Pseudomonas aeruginosa is a gram negative bacterial species which has been identified as an opportunistic pathogen responsible for causing infections in blood, lungs or other parts of the body. In 2017, multidrug-resistant (MDR) P. aeruginosa caused an estimated 32,600 infections among hospitalized patients and 2,700 estimated deaths in the United States only [Source: 2019 AR Threats Report].
This MDR “superbug” P. aeruginosa can still be treated with classical antibiotics. But owing to the rapid increase in the scope of the resistance demonstrated by the bacteria to various antibiotics, it has become difficult to choose the right antibiotic for treatment during an infection. As a result, doctors usually advice to send a specimen for culture to the laboratory and for testing against various antibiotics.
The routine diagnostic procedure for antibiotic susceptibility testing (AST) involves procurement of a relevant clinical sample > letting the bacteria grow on conventional culture media for approximately 24 hours > using specific laboratory assays to determine the MIC (minimum inhibitory concentration). For completion of these steps an average of 48 hours is needed before the medical practitioner can actually be advised which antibiotic would suit best for the treatment. This should also include a targeted advice for the dosage to be applied. Thanks to the advancement in the technology, automated susceptibility testing can be done and the results could possibly be obtained within a day. Through my ongoing project, I am trying to determine which assays / technologies could be used to ascertain the correct AST profiling for MDR P. aeruginosa and could also reduce the time to result without compromising with the accuracy of the results.
For my study I received P. aeruginosa strains from the Freeman hospital in Newcastle upon Tyne, UK. Unlike the P. aeruginosa strains I had dealt with earlier, these strains were surprisingly slow growing and mucoid. As a result, the usual protocol to determine AST had to be changed. I tested the strains against a range of antibiotics using different AST assays only to find out that almost all the strains were multi-drug resistant (MDR).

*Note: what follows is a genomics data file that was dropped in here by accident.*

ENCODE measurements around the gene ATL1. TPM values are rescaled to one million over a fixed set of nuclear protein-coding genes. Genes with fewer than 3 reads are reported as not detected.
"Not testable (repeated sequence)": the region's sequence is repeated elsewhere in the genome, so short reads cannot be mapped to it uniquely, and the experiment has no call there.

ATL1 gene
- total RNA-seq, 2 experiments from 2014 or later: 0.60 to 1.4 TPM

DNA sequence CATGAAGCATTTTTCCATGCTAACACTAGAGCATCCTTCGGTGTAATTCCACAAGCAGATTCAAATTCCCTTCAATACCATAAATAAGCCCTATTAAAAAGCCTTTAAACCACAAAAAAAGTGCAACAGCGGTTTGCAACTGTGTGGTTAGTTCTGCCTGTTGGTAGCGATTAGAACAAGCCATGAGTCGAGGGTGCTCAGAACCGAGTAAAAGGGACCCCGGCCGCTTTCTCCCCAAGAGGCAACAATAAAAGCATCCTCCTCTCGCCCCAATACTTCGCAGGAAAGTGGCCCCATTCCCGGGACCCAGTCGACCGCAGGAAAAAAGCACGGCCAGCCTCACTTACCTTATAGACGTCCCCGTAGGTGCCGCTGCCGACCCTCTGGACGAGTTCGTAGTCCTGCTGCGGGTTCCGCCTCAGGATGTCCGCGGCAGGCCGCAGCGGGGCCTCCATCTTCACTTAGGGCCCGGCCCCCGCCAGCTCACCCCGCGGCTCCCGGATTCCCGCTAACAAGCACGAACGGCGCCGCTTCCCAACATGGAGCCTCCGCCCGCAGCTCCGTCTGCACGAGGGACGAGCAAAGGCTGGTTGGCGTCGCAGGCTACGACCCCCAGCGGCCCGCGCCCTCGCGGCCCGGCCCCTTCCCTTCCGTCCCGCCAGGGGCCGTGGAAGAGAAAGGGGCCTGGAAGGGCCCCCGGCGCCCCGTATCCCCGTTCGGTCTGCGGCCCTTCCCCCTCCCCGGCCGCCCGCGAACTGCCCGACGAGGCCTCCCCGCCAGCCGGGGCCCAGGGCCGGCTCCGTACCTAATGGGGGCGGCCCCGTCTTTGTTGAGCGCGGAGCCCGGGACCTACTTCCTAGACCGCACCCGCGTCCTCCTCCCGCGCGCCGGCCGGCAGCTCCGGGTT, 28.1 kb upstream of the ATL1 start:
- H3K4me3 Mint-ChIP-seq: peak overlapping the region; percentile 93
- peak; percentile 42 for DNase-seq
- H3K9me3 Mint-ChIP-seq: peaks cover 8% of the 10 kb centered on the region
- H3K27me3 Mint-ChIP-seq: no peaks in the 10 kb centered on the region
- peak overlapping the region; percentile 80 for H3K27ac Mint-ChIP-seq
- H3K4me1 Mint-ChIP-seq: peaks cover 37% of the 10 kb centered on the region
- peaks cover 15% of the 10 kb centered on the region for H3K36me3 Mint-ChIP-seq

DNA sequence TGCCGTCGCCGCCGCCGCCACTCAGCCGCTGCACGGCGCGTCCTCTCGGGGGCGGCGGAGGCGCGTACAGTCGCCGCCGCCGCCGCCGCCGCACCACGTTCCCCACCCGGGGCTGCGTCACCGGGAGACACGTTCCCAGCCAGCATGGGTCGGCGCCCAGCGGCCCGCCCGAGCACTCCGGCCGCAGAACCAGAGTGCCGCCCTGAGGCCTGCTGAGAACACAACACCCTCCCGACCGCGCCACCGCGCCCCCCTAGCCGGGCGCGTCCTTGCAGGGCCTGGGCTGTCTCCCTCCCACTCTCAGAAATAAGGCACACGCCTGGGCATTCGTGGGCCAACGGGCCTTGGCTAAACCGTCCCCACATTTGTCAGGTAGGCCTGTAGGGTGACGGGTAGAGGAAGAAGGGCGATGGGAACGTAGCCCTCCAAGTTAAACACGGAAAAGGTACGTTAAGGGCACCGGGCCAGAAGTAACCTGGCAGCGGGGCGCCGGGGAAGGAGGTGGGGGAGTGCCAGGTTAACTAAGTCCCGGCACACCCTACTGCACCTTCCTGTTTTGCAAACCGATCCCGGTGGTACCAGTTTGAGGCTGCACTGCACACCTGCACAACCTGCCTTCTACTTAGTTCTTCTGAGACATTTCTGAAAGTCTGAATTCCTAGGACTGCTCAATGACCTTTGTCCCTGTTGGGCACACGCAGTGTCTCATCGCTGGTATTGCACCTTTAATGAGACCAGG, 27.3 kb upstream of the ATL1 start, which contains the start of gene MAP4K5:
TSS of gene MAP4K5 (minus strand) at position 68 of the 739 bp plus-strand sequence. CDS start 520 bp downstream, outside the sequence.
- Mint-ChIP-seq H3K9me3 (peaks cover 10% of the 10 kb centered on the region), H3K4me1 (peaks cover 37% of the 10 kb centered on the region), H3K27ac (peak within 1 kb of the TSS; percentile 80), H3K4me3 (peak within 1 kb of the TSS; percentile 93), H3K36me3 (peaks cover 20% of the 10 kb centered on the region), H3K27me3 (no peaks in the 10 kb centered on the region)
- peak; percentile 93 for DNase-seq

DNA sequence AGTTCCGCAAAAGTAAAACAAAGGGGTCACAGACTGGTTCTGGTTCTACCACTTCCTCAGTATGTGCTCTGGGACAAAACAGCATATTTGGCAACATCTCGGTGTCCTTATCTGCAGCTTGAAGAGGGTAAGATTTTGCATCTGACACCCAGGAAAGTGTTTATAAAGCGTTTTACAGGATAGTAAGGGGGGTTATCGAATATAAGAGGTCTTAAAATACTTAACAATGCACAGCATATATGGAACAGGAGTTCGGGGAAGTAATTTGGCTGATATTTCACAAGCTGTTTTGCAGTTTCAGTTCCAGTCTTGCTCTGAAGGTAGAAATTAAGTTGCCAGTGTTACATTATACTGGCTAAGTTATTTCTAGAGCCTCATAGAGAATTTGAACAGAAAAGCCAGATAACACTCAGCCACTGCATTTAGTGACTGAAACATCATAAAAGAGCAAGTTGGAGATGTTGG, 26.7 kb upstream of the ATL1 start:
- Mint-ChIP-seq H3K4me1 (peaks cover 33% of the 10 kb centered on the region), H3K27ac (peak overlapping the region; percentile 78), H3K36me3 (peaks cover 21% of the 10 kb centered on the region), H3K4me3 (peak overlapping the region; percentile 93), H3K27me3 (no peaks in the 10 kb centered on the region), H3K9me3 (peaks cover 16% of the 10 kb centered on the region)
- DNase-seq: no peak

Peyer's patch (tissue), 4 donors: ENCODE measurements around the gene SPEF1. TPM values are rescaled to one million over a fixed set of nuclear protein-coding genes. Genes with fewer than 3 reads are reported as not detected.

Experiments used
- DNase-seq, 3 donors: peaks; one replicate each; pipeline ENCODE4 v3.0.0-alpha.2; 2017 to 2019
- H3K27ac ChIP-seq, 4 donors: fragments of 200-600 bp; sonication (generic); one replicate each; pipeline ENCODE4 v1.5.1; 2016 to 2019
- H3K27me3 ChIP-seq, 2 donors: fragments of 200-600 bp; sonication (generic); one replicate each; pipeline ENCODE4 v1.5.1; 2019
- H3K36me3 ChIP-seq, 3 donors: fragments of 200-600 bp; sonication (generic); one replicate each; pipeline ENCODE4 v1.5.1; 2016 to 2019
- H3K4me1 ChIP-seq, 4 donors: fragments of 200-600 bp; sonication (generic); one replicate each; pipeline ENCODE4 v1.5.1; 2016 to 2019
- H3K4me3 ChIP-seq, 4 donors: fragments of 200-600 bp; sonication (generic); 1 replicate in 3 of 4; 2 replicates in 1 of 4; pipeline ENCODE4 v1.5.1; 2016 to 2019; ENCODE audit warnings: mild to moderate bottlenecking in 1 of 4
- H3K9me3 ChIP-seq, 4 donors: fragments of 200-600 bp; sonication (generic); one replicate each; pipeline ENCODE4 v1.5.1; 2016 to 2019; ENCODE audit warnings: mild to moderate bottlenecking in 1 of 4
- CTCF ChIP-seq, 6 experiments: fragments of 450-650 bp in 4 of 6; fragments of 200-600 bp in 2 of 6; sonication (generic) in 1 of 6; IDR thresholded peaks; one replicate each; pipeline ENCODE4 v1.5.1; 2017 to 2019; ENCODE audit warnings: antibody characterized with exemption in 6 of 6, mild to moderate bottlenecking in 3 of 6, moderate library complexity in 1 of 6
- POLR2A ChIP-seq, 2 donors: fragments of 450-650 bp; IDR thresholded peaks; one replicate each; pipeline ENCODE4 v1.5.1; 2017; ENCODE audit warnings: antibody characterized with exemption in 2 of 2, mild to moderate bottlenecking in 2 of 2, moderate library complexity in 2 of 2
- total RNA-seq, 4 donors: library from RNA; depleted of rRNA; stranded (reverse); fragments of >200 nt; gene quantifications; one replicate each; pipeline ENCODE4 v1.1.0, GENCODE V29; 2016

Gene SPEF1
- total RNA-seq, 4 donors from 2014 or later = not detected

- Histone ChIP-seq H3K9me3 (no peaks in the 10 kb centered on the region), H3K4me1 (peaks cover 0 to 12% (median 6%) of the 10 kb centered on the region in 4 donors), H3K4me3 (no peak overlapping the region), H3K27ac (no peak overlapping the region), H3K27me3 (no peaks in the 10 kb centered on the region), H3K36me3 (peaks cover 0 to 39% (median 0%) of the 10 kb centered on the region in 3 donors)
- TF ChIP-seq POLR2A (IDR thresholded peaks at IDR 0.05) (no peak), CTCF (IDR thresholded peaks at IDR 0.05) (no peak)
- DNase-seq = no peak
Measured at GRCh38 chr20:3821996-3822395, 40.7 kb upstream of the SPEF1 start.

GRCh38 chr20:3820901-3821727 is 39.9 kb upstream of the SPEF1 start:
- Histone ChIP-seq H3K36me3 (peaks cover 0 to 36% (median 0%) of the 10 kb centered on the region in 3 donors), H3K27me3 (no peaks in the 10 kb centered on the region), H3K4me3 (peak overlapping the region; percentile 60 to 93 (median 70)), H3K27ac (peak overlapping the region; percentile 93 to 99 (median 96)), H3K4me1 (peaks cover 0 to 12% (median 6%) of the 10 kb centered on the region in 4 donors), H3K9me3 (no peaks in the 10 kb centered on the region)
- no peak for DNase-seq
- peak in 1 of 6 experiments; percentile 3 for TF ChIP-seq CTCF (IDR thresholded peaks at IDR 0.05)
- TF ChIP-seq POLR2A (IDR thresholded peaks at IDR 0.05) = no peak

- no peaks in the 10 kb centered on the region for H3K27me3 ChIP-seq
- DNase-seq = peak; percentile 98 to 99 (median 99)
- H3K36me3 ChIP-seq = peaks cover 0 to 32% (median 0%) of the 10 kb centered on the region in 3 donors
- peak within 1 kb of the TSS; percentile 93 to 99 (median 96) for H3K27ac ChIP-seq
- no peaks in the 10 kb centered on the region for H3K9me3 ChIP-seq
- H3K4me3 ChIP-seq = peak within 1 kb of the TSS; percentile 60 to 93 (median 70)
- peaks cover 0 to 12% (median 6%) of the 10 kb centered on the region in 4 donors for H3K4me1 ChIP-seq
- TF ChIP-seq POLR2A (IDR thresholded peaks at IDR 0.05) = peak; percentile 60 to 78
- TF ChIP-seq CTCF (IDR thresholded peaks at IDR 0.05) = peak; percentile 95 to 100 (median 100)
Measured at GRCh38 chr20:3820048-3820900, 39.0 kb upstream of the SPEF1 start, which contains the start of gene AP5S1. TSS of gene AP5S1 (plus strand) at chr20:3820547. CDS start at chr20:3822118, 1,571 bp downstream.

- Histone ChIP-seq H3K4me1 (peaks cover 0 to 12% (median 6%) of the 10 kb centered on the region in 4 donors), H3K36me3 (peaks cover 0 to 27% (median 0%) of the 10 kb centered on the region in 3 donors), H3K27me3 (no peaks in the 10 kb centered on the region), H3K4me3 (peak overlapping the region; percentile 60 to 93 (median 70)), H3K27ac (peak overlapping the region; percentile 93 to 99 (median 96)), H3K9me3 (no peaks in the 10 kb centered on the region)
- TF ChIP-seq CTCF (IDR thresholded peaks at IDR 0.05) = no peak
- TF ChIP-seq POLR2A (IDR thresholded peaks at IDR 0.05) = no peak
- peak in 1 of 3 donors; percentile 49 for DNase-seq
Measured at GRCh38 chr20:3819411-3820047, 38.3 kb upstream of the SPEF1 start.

In order to exchange data and know the progress of various projects, a meeting between bioMérieux and the Freeman hospital is conducted twice every year. Last year I attended the meeting in Newcastle upon Tyne in May. I introduced the collaborators to ViBrANT and to my project. It was indeed a nice experience for me as I got their advice on how to cultivate the slow growing strains. They also shared with me the assays they use regularly in hospital settings to determine MICs. I realized how important it is to determine those MICs especially when administering antibiotics to the patients from intensive care units or to those who are immunocompromised.
The over or under use of antibiotics is what may possibly render the pathogens more resistant. They adapt themselves very quickly rendering the antibiotics useless. According to the recent report of the CDC, 33.9% of P. aeruginosa isolates were resistant to at least one of the antimicrobial groups under surveillance (piperacillin ± tazobactam, fluoroquinolones, ceftazidime, aminoglycosides and carbapenems). This is alarming!
I am currently also studying the antibiotic resistance genes in the P. aeruginosa genomes that are responsible for imparting such high resistance to a wide array of antibiotics. Using various publicly available databases I am trying to find the differences at the genomic level between the MDR strains and the non-MDR strains.
The more I am studying this bacterial species the more I am getting fascinated by its ability to adapt to environmental conditions and to emerge victorious in the presence of different antibiotics. The next challenge for me is to quantify the biofilms produced by the strains I am studying. I am currently having a hard time doing it. In this quest of studying the biofilms produced by the versatile and adamant P. aeruginosa, I want to emerge victorious 🙂